- Recent attacks signal a new ‘attacktivism’ era, in which cyberattackers seek to destroy target businesses.
- To survive an attack, at-risk enterprises must conduct advance cybersecurity, business continuity and disaster recovery planning.
Just a few months ago, the November 2014 cyberattack against Sony Pictures Entertainment (SPE) seemed like a one-of-a-kind event. This attack was perpetrated by an alleged state-sponsored group that gained unauthorized remote access to SPE’s computer network, obtaining and publicly releasing many terabytes worth of sensitive intellectual property, including executive emails, employee information, salary spreadsheets, sales tallies and even unreleased motion pictures. The attackers also used “wiper” malware to destroy more than 3,000 computers and 800 servers, a crippling move that placed SPE’s survival in jeopardy.
Recent events have proven that the SPE attack was no anomaly; it was an explosive beginning to a new era of attacktivism, in which savvy, highly motivated cyberattackers target specific enterprises to embarrass them, financially destabilize them, and ultimately destroy them.
It’s a harrowing prospect. To date, cyberattacks against enterprises have been largely motivated by money: attackers seek to profit by stealing payment data or personal information, intellectual property or trade secrets. Occasionally hacktivists would deface a company’s website or compromise its Twitter feed, merely to gain attention or prove a point.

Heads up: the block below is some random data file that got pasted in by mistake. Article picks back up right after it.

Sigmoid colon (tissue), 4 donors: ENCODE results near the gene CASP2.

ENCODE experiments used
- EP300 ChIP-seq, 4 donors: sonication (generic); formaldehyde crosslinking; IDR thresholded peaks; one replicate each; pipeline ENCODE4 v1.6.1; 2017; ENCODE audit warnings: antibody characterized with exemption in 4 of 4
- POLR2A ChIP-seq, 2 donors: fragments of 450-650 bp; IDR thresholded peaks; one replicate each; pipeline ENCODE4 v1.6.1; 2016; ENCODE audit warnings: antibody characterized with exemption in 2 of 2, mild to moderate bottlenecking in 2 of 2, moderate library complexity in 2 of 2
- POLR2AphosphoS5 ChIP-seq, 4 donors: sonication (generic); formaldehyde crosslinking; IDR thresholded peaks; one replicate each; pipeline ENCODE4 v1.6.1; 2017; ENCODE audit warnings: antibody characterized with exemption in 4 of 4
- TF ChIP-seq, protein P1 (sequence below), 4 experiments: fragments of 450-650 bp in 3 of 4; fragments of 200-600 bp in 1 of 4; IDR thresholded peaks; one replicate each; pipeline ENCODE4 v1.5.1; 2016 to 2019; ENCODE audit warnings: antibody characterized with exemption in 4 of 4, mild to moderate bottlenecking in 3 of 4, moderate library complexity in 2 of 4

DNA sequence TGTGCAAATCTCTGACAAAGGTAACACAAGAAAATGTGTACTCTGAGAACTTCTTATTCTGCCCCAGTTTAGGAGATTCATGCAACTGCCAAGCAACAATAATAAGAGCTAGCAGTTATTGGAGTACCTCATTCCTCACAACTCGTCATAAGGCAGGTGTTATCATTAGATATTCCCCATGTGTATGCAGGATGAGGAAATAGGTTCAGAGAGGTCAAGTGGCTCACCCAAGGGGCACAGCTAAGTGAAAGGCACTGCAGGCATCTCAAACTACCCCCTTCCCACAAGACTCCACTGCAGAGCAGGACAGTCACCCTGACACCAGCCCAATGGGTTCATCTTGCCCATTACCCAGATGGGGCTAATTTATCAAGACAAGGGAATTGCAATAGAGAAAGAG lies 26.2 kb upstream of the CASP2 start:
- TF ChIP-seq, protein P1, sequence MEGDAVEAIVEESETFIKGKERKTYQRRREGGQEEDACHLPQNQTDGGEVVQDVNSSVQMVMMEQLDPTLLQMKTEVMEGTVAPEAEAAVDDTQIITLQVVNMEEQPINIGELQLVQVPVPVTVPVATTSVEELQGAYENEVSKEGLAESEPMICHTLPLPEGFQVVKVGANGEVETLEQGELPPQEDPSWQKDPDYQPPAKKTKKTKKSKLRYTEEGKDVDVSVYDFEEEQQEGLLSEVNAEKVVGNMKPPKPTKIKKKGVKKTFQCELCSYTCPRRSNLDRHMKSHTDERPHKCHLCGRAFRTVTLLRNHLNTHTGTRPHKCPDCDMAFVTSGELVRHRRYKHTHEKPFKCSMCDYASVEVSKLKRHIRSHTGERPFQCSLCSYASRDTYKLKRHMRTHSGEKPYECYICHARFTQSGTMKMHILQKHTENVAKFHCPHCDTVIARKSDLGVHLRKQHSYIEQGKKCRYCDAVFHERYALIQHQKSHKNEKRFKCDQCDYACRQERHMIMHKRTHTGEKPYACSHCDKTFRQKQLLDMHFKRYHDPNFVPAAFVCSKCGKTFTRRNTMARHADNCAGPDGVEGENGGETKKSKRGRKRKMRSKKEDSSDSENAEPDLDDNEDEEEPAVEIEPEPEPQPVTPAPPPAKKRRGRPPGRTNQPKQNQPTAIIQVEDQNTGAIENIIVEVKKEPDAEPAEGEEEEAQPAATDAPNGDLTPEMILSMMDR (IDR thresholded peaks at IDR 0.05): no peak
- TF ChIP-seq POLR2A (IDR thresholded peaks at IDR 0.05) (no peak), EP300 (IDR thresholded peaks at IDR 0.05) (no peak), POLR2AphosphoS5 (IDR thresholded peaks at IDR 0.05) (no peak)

Yet attacktivism is very real, as demonstrated by the SPE attack and two other recent incidents. Earlier this month Italian surveillance software firm Hacking Team was maliciously infiltrated; attackers spilled 400 GB worth of its secrets all over the Internet, drawing attention to its dubious research and the disreputable international governments on its client list. It’s unclear if Hacking Team will be able to recover from the event. Just this week, online dating (or cheating) website Ashley Madison was hacked, with the alleged attackers threatening to reveal the identities, payment data and sexual fantasies of its 37 million customers if the company doesn’t shut itself down.
As a result of these attacks, all three companies were essentially rendered helpless. The value of their intellectual property was immediately and substantially diminished, the reputations of their leaders and customers tarnished, and in the case of Sony, even its capability to conduct basic business functions like send emails and process payroll was decimated – all to satisfy the attackers’ personal agendas.
Unlike run-of-the-mill data breaches, no cyber clean-up squad and no amount of money can undo the damage inflicted by such an attack. More than any other type of cyberattack, cybersecurity, business continuity and disaster recovery planning well in advance of an incident will be critical to ensure the survival of organizations targeted by attacktivism.
What should an enterprise do to prepare? First, it must assess its risk posture. What would happen in the event of an attack similar to the ones mentioned above? How would it respond, what would it cost and could the company survive? Group tabletop incident response exercises help tremendously in answering these questions. Next, has it made enemies or fostered ill will due to the nature of its industry or business activities, conduct of its leaders, or the customers it serves? Think about what law enforcement agencies would want to know during an investigation. Then assess security controls to ensure the worst-case scenario is a difficult objective for attackers to pull off. Finally document all of this in an attacktivism defense plan; if the risk is high, make sure top corporate leaders understand why and how it’s being mitigated.
Attacktivism has proven successful, which is why it will continue, against both enterprises and soon individuals as well. Those entities that understand the risk, and prepare in advance, have the best chance to survive.